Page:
Various Artists "ANGOLA 60s: 1956-1970" (Buda Musique, 1999)
Various Artists "ANGOLA 70s: 1972-1973" (Buda Musique, 2000)
Various Artists "ANGOLA 70s: 1974-1978" (Buda Musique, 2000)
Various Artists "ANGOLA 80s: 1978-1990" (Buda Musique, 1999)
Various Artists "ANGOLA 90s: 1993-1998" (Buda Musique, 1998)

An outstanding series which spans the length of Angolan popular music, from its traditionalist and Congolese-style rumba origins, through the peak years of the early '70s, and on into glossier material recorded in the '80s and '90s. The music is great, as are the liner notes, which among other things describe how many of the best bands were torn apart, politically co-opted -- and in some cases murderously liquidated -- by various military factions following the 1974-75 independence from Portugal. Many of the songs from the late '70s mask political material in pop coating... The music is no less seductive, though, and this is another magnificent series on this French reissue label. Highly recommended! (NOTE: for more of this kind of music, check out my Angolan Music page, and related Lusophone music info...)

Various Artists "ARCHIVE AFRICA: JAZZ, JIVE AND JIBE" (Afribeat, 2002)
As with many vintage South African sets, it's hard to judge a book by its cover. This is particularly true as the terms "jazz" and "jive" are often used interchangeably (although usually just to mean straight-ahead jazz, which seems to be more popular, at least with the folks who put these kind of collections together. Like many other discs, this collection concentrates mainly on jazz -- instrumental ballads, perky, poppy Young-Holt imitators, some stuff in the cool school, a couple of more difficult tracks -- but precious little "jive," per se. I picked up a copy, listened to it, then set it free, back into the used bins, as it wasn't really the kind of stuff I was looking for. Still, it's more engaging and adventurous than similar sets I've heard, and is definitely worth checking out. The songs -- dating from the 1950s and '60s and culled from the archives of the South African SABC radio network -- are well-chosen and show a real variety of styles, some of it quite fun.

Various Artists "ASAP: THE AFROBEAT SUDAN AID PROJECT" (Mobida, 2005)
A plea for help and a call to action come forth from this driving, impassioned set of modern-day Afro-Beat, a benefit album for the thousands of people dying in the Darfur region of the Sudan. Darfur is caught in what is politely called a "humanitarian crisis," although brutal genocide is more like it -- the light-skinned elite that controls the Sudanese government has countless people penned up in the country's remote Darfur region, starving to death those they don't kill outright, through the use of paramilitary proxy militias. The spirit of Afro-Beat apostle Fela Kuti runs strongly through this set, where his loping, unceasing beat sets the stage for squonking, muscular horn sections and political lyrics up the wazoo. There's one actual Fela track on here, but the work of his spiritual grandchildren -- bands such as Kokolo, Antibalas and the Akoya Afrobeat Ensemble -- adopts the style almost whole cloth, and shows that the music Fela made is alive and well, nearly a decade after his passing away. If you're an Afro-Beat fan, this disc might really wow you, plus the money goes to a good cause. To order the album, check out Mobida's website at:; for more information about Darfur, go to )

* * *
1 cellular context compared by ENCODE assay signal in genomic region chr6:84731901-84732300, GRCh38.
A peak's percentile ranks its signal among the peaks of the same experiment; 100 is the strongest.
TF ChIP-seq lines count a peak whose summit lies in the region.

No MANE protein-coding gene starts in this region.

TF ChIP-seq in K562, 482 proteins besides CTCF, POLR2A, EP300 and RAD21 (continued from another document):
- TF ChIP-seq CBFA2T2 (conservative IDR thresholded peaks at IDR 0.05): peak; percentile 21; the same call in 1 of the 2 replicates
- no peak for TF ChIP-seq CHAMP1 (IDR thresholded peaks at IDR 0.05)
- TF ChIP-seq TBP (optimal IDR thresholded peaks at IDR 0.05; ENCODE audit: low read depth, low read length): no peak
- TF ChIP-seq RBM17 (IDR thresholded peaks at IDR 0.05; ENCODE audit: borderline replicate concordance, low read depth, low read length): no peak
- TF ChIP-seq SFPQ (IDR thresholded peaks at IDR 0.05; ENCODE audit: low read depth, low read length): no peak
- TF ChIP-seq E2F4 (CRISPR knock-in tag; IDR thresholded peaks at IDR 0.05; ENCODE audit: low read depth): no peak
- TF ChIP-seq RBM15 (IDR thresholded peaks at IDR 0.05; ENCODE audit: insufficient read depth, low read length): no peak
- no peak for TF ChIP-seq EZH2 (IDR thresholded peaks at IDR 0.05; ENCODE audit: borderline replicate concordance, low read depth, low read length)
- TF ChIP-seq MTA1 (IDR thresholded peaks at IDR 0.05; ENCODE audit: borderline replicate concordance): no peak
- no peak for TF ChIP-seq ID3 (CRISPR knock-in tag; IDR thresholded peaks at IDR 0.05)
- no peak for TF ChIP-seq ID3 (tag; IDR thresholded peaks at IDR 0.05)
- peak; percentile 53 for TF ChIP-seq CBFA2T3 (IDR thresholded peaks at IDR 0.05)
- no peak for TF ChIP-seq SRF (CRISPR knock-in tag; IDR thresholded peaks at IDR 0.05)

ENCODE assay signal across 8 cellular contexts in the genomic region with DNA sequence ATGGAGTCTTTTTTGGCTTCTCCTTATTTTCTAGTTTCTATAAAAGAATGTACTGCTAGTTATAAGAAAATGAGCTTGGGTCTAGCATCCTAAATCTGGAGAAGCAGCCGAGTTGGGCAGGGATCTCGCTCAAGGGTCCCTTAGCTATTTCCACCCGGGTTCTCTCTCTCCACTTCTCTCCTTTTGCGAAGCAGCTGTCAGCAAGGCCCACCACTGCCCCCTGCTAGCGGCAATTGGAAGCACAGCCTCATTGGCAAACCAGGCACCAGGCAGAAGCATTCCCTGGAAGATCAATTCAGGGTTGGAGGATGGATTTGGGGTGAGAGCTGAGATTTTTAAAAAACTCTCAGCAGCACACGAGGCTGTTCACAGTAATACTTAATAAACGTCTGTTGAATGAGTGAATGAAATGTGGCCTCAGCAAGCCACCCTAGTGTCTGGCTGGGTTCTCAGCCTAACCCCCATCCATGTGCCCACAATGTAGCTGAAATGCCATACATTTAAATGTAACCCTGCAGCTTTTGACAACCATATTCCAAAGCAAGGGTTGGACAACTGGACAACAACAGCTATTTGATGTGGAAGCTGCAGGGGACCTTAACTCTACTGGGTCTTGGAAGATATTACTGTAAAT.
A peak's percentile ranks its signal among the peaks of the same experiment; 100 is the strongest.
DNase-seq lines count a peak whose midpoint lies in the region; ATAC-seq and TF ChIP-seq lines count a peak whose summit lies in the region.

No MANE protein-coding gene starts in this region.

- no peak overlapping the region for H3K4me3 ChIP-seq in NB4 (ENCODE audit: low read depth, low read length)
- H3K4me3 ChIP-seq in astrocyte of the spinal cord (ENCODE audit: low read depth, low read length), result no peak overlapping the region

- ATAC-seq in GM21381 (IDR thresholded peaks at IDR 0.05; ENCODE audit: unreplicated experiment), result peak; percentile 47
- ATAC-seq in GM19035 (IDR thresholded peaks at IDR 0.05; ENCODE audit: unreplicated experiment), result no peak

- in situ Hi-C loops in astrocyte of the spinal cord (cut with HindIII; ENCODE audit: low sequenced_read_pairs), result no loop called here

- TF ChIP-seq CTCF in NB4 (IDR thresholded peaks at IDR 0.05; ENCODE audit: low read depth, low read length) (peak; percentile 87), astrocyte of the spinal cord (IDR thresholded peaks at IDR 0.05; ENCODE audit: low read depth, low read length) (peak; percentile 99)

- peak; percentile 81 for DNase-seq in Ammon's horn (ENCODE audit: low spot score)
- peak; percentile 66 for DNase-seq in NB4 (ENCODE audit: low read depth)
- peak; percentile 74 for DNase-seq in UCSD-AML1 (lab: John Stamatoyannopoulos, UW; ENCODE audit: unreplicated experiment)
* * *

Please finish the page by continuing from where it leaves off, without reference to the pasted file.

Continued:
An awesome 2-CD set of shimmering, scintillating, utterly hypnotic African guitar music from Guinea, featuring classic bands such as Bembeya Jazz National, Camayenne Sofa, Horoya Band, Keletigui and Pivi Et Ses Balaldins who recorded for the Syliphone label during the golden years of Guinean pop... Even though I had a lot of this stuff already, I just had to pick up this collection -- it looked so tasty! And it is: even though there are occasional passages that get on my nerves, the guitar playing is so awesome and so alluring, it's still some of the most addictive music ever made. These two discs are divided chronologically, with the first disc covering 1965-1972, and the second covering 1972-80, all of it well within the glory years of West African (and Guinean) pop... This is a perfect introduction to the style, including prime tracks by bands who have full albums out on Syliphone, as well as a slew of lesser-known groups that were no less musically exciting. All in all, this is a wonderful collection... Highly recommended!

Various Artists "BAMBARA MYSTIC SOUL - THE RAW SOUND OF BURKINA FASO: 1974-79" (Analog Africa, 2011)

Various Artists "BEGINNER'S GUIDE TO AFRICA" (Nascente, 2005)
A generously programmed, budget-priced 3-CD overview of modern African pop, covering several decades of key musicians. A lot of territory is covered, and though this is just a cursory glance, it's a pretty strong set. Worth checking out!

Various Artists "BEGINNER'S GUIDE TO AFRICAN FUNK" (Nascente, 2009)
A groovy 3-CD set, digging into the groove-laden African funk scene, with special attention paid to the 1970s... A great starting point for deeper explorations, or maybe just the right amount of this vintage material for those of us with less shelf space to fill. Pretty tasty, either way.

Various Artists "CAZUMBI: AFRICAN SIXTIES GARAGE, v.1" (No Smoke Records, 2008)